Preventive Plumbing Maintenance Tips and Free Plumbing Checklist Form
Your surest ticket to success? Scheduling more jobs. And while that answer might be glaringly obvious, figuring out the path to more bookings isn’t so simple.
You can attend all of the plumbing trade shows out there in order to scour the best products at the lowest wholesale cost, effectively improving your profit margins. You can stay at the forefront of the latest trends in the plumbing industry to keep a leg up on the competition. But sometimes, driving business growth isn’t about generating new leads or exhausting your marketing budget… it’s about focusing on the customers you already have.
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One of the best methods to build customer loyalty—and the easiest ways to fill your calendar with more plumbing jobs—is to establish trust. Do this by teaching your customers why preventative maintenance is important.
No, not because it gives you the opportunity to squeeze another sale; because it saves the homeowner tremendous amounts of time and money down the road. For example, they probably didn’t know that a faucet leaking at the rate of one drip per second can waste more than 8 gallons per day and 3,000 gallons per year!
You can empower them to conduct their own preventative maintenance around the house using our plumbing checklist form. That way, they can trust that you have their best interest at heart and the second they notice that something’s up, you’ll be the pro they call. Word will spread around town about how you’re the trusted plumber who provides free help in addition to service—and you know the importance of referrals for business!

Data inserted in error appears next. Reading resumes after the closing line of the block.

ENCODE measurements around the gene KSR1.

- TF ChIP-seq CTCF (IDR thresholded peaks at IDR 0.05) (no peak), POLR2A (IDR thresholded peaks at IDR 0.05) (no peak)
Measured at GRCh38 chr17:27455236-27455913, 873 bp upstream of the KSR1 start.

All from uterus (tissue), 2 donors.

Here’s how to talk to your customers about why preventative maintenance is so important, including a plumbing quality control checklist they can use to monitor the status of their equipment.
Why Preventative Maintenance is Important
Let’s face it: your customers simply do not want to spend money where they don’t have to. And hey, as a business owner, you can respect some frugality. But the real question here is, what preventative maintenance in plumbing is necessary, and what isn’t?
Here are the top reasons why preventative maintenance is super important; share them with your customers!
Out of Sight, Out of Mind
A large portion of plumbing systems operate behind the scenes, between the walls, inside of drains, and under the floors, so it can be incredibly difficult to detect a problem. While walking around with a toilet maintenance checklist doesn’t quite make for a fun Saturday morning, it’s important to do on occasion.
These checkups may allow your customers to detect a leak they never would have noticed otherwise, and can save them money on their water bill. The numbers speak for themselves: fixing an easily corrected household water leak can save homeowners about 10 percent on their monthly bill. Those recurring savings will be more than enough to justify the price of your quick service call!
Spend Time Now, Save Time Later
Unless you can somehow inspire a mini-scavenger hunt game and get your customer onboard with checking the items off their plumbing inspection list, chances are that a preventative maintenance program is not something they’ll want to spend their valuable time on… but they might if you can show them how much time and money they can potentially save themselves.
Adding one more chore to their weekly or monthly household to-do list might seem like a drag, but these preventative measures could help homeowners prevent future catastrophes like a burst pipe due to a buildup of water pressure. Extreme failures and the resulting floods could lead to a pretty long stay in an Airbnb, especially if mold becomes a problem. Yikes.
The Cringe-Worthy Cost of Reactive Maintenance
If your homeowner values time, then they’ll understand that your time is a valuable resource, too. The fact of the matter is that emergency repairs demand immediate attention and they take way longer to complete. Whether or not you charge by the hour, that’s going to result in a much more expensive bill for your customer.
It doesn’t take a rocket scientist to understand that the cost of a repairing slowly-leaking toilet will be significantly friendlier on the wallet than it would cost to repair a geyser the size of Yosemite. You don’t want to be overly dramatic when teaching your customer about theoretical catastrophes, but throwing out some cold, hard numbers might help them realize why preventative maintenance is important.